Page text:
Plaintiffs state that the initial exchange of documents revealed an insurance policy which provides supplemental coverage should the plaintiffs arrest the defendant vessel, JANE DOE. Pls.' Br. in Supp. of Mot. at 1-2. Plaintiffs note that Supplemental Admiralty Rule C(2)(a) requires a verified complaint. Id. at 2. Plaintiffs state that they bring this motion so that “the plaintiffs in rem action may be perfected, the vessel arrested, and the supplemental coverage of the subject insurance policy invoked.” Id.

         Plaintiffs argue that none of the negative elements addressed in Foman v. Davis are present in this case, i.e. undue delay, bad faith, dilatory motive, undue prejudice to opposing party, futility. Id. at 4. Additionally, Plaintiffs argue that the amendment would serve the interests of both Plaintiffs and Defendant Lesenskyj by potentially providing insurance coverage for Plaintiffs' losses and potentially providing additional insurance coverage for Defendant Lesenskyj. Id.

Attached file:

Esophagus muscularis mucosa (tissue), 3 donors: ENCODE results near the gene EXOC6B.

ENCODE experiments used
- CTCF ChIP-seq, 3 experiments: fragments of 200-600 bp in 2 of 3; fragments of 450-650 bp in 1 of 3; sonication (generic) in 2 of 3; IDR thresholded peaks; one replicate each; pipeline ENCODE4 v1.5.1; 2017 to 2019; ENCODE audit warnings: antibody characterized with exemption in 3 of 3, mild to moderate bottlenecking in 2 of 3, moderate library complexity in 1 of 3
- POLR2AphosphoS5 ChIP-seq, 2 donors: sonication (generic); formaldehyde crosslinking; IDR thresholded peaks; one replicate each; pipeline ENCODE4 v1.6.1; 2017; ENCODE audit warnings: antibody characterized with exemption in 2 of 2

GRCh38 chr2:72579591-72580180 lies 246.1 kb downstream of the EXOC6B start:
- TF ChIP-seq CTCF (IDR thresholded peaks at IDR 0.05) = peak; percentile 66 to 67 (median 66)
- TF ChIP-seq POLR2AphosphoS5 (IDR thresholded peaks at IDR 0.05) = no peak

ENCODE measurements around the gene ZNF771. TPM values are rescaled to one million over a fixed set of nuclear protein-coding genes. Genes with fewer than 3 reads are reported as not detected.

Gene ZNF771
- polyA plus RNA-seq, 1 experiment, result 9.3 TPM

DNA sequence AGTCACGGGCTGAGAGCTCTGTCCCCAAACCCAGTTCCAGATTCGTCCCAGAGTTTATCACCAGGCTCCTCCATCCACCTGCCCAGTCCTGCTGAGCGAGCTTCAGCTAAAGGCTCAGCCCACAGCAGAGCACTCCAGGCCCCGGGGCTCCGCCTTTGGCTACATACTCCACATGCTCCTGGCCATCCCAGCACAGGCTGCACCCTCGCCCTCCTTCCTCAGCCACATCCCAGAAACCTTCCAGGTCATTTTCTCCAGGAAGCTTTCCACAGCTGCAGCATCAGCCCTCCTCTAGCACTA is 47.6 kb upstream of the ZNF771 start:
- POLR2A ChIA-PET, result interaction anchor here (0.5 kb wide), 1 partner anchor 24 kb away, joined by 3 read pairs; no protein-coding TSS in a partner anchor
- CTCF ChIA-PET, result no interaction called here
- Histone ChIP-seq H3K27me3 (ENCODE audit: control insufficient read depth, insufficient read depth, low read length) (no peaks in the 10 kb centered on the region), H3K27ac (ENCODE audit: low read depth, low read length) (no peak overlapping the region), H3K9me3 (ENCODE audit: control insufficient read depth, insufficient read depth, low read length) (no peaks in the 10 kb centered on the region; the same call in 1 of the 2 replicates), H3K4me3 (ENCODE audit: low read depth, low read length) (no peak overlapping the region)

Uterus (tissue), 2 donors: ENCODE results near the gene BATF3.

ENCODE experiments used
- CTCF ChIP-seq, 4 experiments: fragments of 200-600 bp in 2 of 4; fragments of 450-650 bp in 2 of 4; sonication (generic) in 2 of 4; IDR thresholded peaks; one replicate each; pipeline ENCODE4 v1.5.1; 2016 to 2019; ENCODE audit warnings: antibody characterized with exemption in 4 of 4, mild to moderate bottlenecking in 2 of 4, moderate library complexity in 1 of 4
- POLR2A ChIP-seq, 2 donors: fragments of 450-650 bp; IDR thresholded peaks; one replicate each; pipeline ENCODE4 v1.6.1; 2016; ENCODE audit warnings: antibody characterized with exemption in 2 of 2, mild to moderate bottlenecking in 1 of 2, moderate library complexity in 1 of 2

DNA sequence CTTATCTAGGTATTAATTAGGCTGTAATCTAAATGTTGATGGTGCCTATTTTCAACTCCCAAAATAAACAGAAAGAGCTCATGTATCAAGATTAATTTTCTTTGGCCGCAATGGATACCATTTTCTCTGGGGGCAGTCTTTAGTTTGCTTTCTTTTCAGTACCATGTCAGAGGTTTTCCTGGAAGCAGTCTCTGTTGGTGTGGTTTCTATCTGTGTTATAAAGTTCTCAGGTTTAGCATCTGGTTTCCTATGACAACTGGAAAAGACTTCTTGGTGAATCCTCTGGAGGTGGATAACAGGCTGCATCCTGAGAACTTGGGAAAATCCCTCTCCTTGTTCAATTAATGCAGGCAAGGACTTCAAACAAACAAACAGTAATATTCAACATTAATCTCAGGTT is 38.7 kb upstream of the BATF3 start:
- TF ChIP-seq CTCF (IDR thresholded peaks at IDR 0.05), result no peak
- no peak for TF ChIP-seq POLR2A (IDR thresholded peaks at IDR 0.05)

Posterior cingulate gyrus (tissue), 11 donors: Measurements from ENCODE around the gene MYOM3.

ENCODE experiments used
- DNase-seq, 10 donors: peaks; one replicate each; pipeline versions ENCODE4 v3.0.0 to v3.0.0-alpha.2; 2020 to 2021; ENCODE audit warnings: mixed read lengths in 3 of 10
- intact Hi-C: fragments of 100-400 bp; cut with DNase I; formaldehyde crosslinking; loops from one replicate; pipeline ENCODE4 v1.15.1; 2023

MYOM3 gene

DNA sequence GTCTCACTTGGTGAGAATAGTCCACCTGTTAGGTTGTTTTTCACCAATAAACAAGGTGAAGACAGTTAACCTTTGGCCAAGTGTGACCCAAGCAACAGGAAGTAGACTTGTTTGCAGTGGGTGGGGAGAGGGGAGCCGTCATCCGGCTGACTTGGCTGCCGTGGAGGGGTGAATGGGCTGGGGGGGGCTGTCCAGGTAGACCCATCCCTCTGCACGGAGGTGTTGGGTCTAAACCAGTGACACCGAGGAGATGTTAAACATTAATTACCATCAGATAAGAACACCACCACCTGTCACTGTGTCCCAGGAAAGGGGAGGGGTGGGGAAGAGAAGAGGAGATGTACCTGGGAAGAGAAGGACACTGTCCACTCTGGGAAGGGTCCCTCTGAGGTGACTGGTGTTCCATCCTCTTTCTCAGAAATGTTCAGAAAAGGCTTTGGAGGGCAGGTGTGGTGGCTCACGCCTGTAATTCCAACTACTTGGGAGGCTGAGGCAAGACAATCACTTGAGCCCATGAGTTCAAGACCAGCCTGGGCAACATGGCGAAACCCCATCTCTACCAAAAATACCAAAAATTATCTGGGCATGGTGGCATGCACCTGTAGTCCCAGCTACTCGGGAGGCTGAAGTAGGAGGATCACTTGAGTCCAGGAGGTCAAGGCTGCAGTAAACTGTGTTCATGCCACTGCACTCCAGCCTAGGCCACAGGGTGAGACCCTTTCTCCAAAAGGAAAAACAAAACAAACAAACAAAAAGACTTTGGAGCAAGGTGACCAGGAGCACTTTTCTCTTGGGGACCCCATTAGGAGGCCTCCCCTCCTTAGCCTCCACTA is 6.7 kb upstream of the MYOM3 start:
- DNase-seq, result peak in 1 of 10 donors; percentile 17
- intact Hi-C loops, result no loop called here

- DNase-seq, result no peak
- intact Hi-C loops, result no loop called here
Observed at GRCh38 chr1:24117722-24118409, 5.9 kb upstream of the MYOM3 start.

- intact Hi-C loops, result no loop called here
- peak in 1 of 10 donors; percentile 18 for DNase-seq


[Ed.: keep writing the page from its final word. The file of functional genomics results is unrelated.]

Defendant Lesenskyj argues that Plaintiffs' motion is “a ploy to misuse the U.S. Marshall's Service to harass an inadequately insured defendant.” Def.'s Br. in Opp'n at 1. Additionally, Defendant Lesenskyj argues that plaintiffs' statement that arresting the vessel will lead to additional liability coverage is incorrect, making the proposed amendment futile. Id. at 2. Defendant Lesenskyj further argues that he will be prejudiced by the amendment by having his boat seized for no valid purpose. Id. at 3.

         Plaintiffs argue in their reply brief that they although they explained why the arrest of the vessel is being sought, it is irrelevant to plaintiffs' right to arrest the vessel. Pls.' Reply Br. at 1. Plaintiffs state that since the defendant's vessel was involved in a maritime casualty resulting in personal injury to plaintiffs, plaintiffs have a maritime lien on the vessel which is enforced by arresting the vessel. Id. (citing Salazar v. Atlantic Sun, 881 F.2d 73 (3d Cir. 1989).

         II. Analysis